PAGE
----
PerspectivePaleontology

Feathers Before Flight

Science  10 May 2013:
Vol. 340, Issue 6133, pp. 690-692
DOI: 10.1126/science.1235463

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Summary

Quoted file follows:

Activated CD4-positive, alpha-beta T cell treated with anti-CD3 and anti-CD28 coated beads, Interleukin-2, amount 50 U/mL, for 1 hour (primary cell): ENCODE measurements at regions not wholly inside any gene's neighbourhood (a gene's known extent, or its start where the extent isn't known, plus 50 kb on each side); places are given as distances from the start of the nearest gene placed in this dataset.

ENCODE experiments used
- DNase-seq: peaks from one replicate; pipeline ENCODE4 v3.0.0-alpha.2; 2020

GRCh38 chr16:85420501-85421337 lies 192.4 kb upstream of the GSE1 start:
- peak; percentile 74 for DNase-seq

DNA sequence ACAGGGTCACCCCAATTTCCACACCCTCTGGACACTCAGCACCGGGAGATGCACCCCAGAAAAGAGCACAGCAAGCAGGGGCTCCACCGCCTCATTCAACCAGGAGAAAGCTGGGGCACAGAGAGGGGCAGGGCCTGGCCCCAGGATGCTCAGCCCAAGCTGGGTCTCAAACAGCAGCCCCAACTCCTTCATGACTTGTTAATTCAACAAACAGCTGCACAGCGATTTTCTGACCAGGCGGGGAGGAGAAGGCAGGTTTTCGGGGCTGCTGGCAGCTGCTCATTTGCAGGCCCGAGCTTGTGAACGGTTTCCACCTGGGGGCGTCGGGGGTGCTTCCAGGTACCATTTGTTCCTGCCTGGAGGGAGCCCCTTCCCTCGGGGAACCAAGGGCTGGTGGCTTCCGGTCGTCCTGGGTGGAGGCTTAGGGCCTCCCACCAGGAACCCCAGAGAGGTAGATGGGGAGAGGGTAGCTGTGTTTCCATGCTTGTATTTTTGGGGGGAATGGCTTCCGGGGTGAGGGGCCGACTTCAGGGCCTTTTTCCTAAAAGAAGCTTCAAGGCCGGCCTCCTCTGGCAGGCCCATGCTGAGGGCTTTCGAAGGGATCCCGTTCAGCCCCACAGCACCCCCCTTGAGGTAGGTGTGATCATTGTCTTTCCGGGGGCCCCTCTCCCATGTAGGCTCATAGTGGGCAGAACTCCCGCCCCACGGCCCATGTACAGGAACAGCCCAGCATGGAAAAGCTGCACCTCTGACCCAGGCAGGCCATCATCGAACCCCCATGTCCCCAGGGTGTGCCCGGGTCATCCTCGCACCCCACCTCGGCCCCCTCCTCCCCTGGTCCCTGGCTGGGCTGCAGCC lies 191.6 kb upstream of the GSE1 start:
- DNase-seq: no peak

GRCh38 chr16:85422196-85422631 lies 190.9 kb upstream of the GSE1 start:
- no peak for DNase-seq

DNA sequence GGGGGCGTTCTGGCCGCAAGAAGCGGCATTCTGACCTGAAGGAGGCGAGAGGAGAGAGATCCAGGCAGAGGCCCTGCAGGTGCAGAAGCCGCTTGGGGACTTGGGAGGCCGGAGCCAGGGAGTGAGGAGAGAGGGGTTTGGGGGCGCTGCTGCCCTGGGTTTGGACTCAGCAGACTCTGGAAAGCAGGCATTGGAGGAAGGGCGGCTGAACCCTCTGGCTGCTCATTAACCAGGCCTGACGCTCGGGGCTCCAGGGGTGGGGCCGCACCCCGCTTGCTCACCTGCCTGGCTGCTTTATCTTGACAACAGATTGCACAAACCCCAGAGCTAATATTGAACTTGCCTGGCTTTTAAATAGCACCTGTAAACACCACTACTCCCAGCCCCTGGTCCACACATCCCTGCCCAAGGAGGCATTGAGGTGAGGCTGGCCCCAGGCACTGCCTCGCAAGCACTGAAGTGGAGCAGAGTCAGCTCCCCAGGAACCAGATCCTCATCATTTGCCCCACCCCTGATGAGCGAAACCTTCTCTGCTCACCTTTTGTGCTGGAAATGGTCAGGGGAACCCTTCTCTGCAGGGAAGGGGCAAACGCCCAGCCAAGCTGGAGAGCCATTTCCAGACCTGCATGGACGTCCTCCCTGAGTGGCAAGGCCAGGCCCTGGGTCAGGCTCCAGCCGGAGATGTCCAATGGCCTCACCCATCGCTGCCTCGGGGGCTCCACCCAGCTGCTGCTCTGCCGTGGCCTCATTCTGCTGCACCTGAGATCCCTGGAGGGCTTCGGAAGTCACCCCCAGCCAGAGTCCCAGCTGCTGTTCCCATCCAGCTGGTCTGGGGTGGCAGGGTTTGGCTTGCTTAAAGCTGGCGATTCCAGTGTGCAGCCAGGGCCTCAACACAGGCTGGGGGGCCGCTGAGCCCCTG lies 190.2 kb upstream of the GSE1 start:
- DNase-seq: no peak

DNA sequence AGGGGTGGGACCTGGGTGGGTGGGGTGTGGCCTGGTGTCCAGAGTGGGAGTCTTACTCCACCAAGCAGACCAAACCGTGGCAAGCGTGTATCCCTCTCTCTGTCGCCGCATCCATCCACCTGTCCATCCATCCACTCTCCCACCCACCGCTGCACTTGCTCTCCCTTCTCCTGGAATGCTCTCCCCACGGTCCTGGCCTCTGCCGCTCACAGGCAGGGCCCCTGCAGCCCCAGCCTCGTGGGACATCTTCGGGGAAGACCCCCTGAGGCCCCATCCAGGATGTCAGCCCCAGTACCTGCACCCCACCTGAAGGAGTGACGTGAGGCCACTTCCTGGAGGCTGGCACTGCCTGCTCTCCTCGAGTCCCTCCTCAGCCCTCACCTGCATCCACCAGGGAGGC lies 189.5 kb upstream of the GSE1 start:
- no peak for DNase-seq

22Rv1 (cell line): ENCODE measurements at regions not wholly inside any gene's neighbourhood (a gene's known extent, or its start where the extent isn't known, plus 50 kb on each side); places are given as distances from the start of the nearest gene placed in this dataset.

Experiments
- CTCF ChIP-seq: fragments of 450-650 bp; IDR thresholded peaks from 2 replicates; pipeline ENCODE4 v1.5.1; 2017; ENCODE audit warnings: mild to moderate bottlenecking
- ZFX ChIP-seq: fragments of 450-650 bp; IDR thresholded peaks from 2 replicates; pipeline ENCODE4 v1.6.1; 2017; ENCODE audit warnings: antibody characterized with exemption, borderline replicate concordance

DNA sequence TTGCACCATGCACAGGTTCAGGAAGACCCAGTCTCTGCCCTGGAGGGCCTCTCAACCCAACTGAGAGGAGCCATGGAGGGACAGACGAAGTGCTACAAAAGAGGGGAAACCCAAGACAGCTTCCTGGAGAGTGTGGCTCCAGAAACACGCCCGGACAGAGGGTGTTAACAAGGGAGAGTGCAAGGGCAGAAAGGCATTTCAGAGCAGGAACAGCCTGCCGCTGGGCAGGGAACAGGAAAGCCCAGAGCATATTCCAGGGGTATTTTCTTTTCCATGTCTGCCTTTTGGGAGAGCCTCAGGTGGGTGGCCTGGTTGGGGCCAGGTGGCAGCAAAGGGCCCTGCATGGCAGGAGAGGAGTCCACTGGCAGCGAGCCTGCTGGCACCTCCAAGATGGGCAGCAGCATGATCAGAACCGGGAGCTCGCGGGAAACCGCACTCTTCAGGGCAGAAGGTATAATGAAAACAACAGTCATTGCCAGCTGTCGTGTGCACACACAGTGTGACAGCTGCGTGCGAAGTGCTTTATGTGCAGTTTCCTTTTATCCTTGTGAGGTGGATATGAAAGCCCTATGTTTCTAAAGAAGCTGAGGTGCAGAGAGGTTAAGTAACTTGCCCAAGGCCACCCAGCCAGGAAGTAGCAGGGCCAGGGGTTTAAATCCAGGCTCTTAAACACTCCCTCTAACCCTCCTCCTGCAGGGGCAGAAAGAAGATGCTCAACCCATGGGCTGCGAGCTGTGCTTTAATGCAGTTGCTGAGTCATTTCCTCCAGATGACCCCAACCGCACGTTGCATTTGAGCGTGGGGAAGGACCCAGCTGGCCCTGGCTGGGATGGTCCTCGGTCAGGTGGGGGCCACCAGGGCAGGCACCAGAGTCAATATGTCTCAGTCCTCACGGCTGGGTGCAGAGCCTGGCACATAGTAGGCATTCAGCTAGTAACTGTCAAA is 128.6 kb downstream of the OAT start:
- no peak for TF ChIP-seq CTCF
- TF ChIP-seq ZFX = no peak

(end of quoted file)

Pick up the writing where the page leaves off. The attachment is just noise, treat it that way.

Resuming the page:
Feathers are branched structures consisting of β-keratin—a rigid protein material formed by pleated β sheets—with a hollow central shaft. They are strikingly different from other forms of vertebrate integument such as scales, skin, and hair. Until recently, evolutionary hypotheses envisioned their origin through elongation of broad, flat scales driven by selection for aerial locomotion such as gliding or flapping flight. Over the course of the past two decades, fossil discoveries, especially from northeast China, have revealed that the early precursors of feathers were filament-like rather than expanded scales and that branched pinnate feathers of modern aspect predate the origin of active flight. The revolution in our understanding of feather evolution continues, driven by rapid fossil discoveries and by new information from the study of extant birds.